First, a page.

Astronomers have discovered a new source of high-energy gamma radiation LHAASO J2108 + 5157 from the rain of particles it causes in the Earth’s atmosphere. About opening reported For more information, see an article published in the arXiv preprint repository.
Sources that emit gamma rays with photon energies from 100 GeV to 100 Teraelectronvolts (TeV) are called very high energy (VHE) gamma ray sources, and sources with photon energies above 0.1 petaelectronvolts (PeV) are known as sources ultra high energy gamma radiation (UHE). The nature of these sources is not fully understood, so astronomers are constantly looking for objects of this type in order to characterize them and reveal the mysterious mechanisms that generate radiation.
A new search for gamma-ray sources was carried out using LHAASO, a high-altitude observatory that observes atmospheric lines of secondary subatomic particles formed by the collision of high-energy cosmic rays with the earth’s atmosphere. The researchers observed a significant excess of gamma-ray-induced showers in the energy range of 25-100 TeV and over 100 TeV. According to scientists, this is the first source discovered in the ultra-high energy range, which is not accompanied by radiation of very high energy.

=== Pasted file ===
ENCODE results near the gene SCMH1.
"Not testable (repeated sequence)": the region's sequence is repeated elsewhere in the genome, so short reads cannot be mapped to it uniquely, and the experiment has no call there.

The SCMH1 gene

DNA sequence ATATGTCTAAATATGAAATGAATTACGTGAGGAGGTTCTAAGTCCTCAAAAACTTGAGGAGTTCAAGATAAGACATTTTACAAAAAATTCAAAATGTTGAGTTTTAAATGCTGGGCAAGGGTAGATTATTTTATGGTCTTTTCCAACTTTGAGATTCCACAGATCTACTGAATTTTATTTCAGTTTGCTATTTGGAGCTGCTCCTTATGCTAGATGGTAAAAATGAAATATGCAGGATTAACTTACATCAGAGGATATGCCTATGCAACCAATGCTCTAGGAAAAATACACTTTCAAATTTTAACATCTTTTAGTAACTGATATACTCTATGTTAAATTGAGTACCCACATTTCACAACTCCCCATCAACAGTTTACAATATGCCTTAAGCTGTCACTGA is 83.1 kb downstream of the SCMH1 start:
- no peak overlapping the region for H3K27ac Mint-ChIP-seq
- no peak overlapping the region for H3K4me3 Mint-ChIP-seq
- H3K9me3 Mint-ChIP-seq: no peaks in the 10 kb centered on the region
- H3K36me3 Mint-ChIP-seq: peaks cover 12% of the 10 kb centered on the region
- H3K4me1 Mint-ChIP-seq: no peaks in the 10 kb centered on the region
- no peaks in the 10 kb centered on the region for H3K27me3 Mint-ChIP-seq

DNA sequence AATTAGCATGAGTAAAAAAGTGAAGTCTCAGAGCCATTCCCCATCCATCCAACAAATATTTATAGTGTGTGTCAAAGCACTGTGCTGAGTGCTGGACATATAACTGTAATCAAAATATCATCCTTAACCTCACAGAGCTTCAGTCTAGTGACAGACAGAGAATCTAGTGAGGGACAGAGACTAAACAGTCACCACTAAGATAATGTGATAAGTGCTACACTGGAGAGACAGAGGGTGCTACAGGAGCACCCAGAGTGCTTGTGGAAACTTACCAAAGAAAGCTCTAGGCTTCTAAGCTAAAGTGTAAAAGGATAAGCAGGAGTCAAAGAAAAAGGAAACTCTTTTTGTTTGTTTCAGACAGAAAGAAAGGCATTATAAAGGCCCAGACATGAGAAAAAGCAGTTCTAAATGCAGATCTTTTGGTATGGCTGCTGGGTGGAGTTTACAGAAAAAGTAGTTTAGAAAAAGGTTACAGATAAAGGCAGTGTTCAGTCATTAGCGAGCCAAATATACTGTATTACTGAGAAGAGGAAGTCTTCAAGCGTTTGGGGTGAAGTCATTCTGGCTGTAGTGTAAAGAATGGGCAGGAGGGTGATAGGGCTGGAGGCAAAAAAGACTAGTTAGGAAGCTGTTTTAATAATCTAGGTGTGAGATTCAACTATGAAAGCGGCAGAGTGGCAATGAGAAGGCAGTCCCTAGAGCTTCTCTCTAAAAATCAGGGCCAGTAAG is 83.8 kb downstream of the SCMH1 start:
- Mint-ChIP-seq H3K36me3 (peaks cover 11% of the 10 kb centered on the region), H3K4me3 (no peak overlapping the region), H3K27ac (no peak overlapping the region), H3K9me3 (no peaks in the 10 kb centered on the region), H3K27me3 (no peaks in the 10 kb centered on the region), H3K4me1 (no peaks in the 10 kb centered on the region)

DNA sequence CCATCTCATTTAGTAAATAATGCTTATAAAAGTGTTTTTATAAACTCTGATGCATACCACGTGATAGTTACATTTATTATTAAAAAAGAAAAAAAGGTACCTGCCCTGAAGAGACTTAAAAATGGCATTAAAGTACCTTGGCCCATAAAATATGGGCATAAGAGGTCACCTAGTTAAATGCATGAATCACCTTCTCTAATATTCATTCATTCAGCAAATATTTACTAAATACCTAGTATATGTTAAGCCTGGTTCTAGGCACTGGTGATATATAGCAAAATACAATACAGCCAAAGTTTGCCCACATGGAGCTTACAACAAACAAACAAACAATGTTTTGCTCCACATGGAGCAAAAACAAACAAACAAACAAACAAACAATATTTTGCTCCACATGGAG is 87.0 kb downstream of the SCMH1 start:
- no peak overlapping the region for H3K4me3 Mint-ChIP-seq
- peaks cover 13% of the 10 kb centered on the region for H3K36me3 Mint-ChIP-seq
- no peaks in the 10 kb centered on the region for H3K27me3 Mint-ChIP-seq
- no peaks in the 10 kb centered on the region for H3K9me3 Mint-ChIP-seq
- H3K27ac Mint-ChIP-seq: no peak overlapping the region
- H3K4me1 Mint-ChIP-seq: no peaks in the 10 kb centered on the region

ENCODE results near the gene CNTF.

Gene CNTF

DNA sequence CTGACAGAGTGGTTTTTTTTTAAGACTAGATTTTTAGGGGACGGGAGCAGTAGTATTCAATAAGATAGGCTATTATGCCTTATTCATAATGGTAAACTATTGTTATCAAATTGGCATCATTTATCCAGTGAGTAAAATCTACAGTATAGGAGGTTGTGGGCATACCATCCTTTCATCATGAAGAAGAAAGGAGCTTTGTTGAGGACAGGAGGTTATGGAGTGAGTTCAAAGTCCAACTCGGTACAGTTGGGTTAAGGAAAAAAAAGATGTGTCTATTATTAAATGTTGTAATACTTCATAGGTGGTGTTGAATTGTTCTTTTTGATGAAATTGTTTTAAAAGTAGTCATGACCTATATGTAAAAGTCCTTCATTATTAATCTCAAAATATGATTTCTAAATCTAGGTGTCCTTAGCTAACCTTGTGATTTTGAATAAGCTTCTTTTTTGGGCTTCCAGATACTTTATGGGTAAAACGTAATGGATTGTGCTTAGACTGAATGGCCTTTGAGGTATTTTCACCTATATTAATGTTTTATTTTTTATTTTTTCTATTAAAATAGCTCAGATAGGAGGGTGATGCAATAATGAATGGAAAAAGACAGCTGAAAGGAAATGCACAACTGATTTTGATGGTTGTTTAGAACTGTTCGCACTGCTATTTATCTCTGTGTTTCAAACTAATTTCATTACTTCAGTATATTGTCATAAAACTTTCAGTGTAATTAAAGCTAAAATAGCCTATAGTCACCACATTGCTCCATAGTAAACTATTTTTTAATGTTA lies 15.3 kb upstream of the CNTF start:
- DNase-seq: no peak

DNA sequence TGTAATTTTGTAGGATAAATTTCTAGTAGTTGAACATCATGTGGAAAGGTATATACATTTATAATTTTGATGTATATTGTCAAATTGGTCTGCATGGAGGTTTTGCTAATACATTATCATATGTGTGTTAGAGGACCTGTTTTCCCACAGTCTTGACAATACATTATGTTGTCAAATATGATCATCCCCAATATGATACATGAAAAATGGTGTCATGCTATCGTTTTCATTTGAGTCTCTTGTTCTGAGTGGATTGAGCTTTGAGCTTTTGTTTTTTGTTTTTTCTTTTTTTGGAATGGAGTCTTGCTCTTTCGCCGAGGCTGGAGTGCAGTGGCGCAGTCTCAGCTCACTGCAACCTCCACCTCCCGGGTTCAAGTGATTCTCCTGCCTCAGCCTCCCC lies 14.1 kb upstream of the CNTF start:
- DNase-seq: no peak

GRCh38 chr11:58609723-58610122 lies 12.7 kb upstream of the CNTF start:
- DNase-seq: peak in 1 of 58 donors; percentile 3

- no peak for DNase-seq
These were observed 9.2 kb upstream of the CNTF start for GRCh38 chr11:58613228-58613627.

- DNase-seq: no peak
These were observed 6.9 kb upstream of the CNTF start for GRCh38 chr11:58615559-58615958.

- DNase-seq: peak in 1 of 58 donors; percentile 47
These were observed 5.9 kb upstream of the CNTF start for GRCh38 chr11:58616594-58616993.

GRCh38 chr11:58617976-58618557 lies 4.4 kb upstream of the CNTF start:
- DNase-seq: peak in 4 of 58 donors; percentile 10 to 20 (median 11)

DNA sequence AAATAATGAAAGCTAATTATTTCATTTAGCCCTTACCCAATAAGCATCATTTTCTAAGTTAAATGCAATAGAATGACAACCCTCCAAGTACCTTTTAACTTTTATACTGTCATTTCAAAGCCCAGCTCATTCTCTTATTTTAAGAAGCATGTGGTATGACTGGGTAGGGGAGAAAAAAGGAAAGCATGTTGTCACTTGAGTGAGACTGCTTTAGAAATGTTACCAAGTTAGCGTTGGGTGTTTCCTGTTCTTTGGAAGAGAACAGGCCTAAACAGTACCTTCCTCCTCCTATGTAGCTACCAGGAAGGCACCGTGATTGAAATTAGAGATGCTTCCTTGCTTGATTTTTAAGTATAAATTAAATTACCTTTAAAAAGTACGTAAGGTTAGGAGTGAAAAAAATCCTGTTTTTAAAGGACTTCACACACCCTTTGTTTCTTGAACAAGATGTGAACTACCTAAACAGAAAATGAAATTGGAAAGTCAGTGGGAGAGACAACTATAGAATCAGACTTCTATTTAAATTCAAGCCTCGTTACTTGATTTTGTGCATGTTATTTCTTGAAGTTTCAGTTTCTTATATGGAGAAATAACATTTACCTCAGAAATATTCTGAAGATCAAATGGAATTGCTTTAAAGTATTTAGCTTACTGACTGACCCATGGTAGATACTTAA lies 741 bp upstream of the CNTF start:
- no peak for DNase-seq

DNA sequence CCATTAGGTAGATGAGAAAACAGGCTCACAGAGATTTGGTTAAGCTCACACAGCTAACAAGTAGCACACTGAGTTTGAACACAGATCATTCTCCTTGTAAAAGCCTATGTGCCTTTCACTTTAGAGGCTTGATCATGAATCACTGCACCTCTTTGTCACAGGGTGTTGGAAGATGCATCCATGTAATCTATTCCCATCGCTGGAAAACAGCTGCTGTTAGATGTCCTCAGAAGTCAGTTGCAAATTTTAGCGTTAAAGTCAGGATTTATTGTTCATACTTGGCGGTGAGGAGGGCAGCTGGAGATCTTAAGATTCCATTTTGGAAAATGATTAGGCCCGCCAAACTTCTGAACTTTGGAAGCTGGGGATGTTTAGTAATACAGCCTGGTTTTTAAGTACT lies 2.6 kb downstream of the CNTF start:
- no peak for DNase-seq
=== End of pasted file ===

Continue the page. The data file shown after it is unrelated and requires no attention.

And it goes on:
LHAASO J2108 + 5157 is a source with a length of less than 0.39 degrees. Although it is possible that the source is a point source, and its extended morphology is simply the result of limited data. There are no X-ray sources nearby, except for the eclipsing binary system RX J2107.3 + 5202, which is at an angular distance of 0.3 degrees. LHAASO J2108 + 5157 is shown to be associated with a molecular cloud known as [MML2017] 4607. The cloud is located at a distance of about 10,700 light years from Earth and contains 8469 solar masses.
Astrophysicists note that ultra-high-energy radiation can be caused by high-energy protons when they collide with the surrounding dense gas in the molecular cloud. Gamma rays arise from the decay of π0 mesons, which are formed as a result of inelastic collisions between accelerated protons and gas molecules.